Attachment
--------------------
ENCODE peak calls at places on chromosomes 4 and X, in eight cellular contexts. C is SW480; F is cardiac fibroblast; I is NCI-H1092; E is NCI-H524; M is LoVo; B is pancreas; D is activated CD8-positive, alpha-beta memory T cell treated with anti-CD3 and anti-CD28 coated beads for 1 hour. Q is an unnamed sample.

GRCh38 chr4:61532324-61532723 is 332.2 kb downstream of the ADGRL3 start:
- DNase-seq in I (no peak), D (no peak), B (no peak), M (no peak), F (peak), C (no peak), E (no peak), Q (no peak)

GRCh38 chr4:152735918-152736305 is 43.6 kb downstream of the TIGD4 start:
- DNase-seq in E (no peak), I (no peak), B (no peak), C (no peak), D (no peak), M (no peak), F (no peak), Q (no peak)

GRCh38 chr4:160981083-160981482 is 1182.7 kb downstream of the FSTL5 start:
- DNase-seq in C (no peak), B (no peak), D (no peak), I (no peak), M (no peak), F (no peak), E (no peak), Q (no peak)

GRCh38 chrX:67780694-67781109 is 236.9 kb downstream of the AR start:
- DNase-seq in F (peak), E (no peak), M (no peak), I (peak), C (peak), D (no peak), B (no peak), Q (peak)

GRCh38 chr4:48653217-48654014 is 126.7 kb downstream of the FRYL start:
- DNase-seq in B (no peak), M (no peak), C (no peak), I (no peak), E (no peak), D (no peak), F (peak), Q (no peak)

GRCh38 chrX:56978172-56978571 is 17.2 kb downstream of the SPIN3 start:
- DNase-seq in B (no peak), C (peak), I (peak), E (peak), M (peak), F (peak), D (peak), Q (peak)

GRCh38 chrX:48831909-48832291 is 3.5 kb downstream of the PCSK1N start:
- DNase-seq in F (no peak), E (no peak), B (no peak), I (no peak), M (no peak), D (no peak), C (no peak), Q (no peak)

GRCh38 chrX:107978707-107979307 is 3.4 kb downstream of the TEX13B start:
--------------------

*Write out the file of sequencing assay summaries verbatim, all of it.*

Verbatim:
ENCODE peak calls at places on chromosomes 4 and X, in eight cellular contexts. C is SW480; F is cardiac fibroblast; I is NCI-H1092; E is NCI-H524; M is LoVo; B is pancreas; D is activated CD8-positive, alpha-beta memory T cell treated with anti-CD3 and anti-CD28 coated beads for 1 hour. Q is an unnamed sample.

GRCh38 chr4:61532324-61532723 is 332.2 kb downstream of the ADGRL3 start:
- DNase-seq in I (no peak), D (no peak), B (no peak), M (no peak), F (peak), C (no peak), E (no peak), Q (no peak)

GRCh38 chr4:152735918-152736305 is 43.6 kb downstream of the TIGD4 start:
- DNase-seq in E (no peak), I (no peak), B (no peak), C (no peak), D (no peak), M (no peak), F (no peak), Q (no peak)

GRCh38 chr4:160981083-160981482 is 1182.7 kb downstream of the FSTL5 start:
- DNase-seq in C (no peak), B (no peak), D (no peak), I (no peak), M (no peak), F (no peak), E (no peak), Q (no peak)

GRCh38 chrX:67780694-67781109 is 236.9 kb downstream of the AR start:
- DNase-seq in F (peak), E (no peak), M (no peak), I (peak), C (peak), D (no peak), B (no peak), Q (peak)

GRCh38 chr4:48653217-48654014 is 126.7 kb downstream of the FRYL start:
- DNase-seq in B (no peak), M (no peak), C (no peak), I (no peak), E (no peak), D (no peak), F (peak), Q (no peak)

GRCh38 chrX:56978172-56978571 is 17.2 kb downstream of the SPIN3 start:
- DNase-seq in B (no peak), C (peak), I (peak), E (peak), M (peak), F (peak), D (peak), Q (peak)

GRCh38 chrX:48831909-48832291 is 3.5 kb downstream of the PCSK1N start:
- DNase-seq in F (no peak), E (no peak), B (no peak), I (no peak), M (no peak), D (no peak), C (no peak), Q (no peak)

GRCh38 chrX:107978707-107979307 is 3.4 kb downstream of the TEX13B start: